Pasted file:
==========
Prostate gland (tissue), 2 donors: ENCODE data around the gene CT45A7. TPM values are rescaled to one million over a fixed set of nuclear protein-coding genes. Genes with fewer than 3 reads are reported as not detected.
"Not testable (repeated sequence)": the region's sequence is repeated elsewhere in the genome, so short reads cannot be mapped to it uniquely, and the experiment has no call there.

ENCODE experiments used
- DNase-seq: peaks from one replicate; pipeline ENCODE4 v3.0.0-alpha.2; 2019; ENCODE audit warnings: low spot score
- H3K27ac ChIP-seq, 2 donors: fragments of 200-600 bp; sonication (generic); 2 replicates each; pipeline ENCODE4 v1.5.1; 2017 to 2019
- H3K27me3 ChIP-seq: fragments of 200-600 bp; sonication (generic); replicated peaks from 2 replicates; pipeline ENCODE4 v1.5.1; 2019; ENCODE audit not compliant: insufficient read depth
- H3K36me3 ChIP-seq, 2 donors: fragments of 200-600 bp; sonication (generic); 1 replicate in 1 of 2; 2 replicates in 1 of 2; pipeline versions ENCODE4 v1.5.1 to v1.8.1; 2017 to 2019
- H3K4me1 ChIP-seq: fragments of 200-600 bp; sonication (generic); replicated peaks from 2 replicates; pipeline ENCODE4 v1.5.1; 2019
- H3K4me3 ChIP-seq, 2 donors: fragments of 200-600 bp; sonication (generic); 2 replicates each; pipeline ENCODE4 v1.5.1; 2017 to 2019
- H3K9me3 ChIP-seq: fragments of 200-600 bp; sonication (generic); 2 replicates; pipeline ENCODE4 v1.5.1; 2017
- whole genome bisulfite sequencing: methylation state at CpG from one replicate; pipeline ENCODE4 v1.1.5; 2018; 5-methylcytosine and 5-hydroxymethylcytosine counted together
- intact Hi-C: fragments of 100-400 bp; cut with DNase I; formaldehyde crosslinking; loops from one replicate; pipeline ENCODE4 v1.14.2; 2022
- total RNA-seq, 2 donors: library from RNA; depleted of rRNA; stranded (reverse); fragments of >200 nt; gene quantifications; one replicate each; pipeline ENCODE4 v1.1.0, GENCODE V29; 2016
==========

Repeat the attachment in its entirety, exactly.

Prostate gland (tissue), 2 donors: ENCODE data around the gene CT45A7. TPM values are rescaled to one million over a fixed set of nuclear protein-coding genes. Genes with fewer than 3 reads are reported as not detected.
"Not testable (repeated sequence)": the region's sequence is repeated elsewhere in the genome, so short reads cannot be mapped to it uniquely, and the experiment has no call there.

ENCODE experiments used
- DNase-seq: peaks from one replicate; pipeline ENCODE4 v3.0.0-alpha.2; 2019; ENCODE audit warnings: low spot score
- H3K27ac ChIP-seq, 2 donors: fragments of 200-600 bp; sonication (generic); 2 replicates each; pipeline ENCODE4 v1.5.1; 2017 to 2019
- H3K27me3 ChIP-seq: fragments of 200-600 bp; sonication (generic); replicated peaks from 2 replicates; pipeline ENCODE4 v1.5.1; 2019; ENCODE audit not compliant: insufficient read depth
- H3K36me3 ChIP-seq, 2 donors: fragments of 200-600 bp; sonication (generic); 1 replicate in 1 of 2; 2 replicates in 1 of 2; pipeline versions ENCODE4 v1.5.1 to v1.8.1; 2017 to 2019
- H3K4me1 ChIP-seq: fragments of 200-600 bp; sonication (generic); replicated peaks from 2 replicates; pipeline ENCODE4 v1.5.1; 2019
- H3K4me3 ChIP-seq, 2 donors: fragments of 200-600 bp; sonication (generic); 2 replicates each; pipeline ENCODE4 v1.5.1; 2017 to 2019
- H3K9me3 ChIP-seq: fragments of 200-600 bp; sonication (generic); 2 replicates; pipeline ENCODE4 v1.5.1; 2017
- whole genome bisulfite sequencing: methylation state at CpG from one replicate; pipeline ENCODE4 v1.1.5; 2018; 5-methylcytosine and 5-hydroxymethylcytosine counted together
- intact Hi-C: fragments of 100-400 bp; cut with DNase I; formaldehyde crosslinking; loops from one replicate; pipeline ENCODE4 v1.14.2; 2022
- total RNA-seq, 2 donors: library from RNA; depleted of rRNA; stranded (reverse); fragments of >200 nt; gene quantifications; one replicate each; pipeline ENCODE4 v1.1.0, GENCODE V29; 2016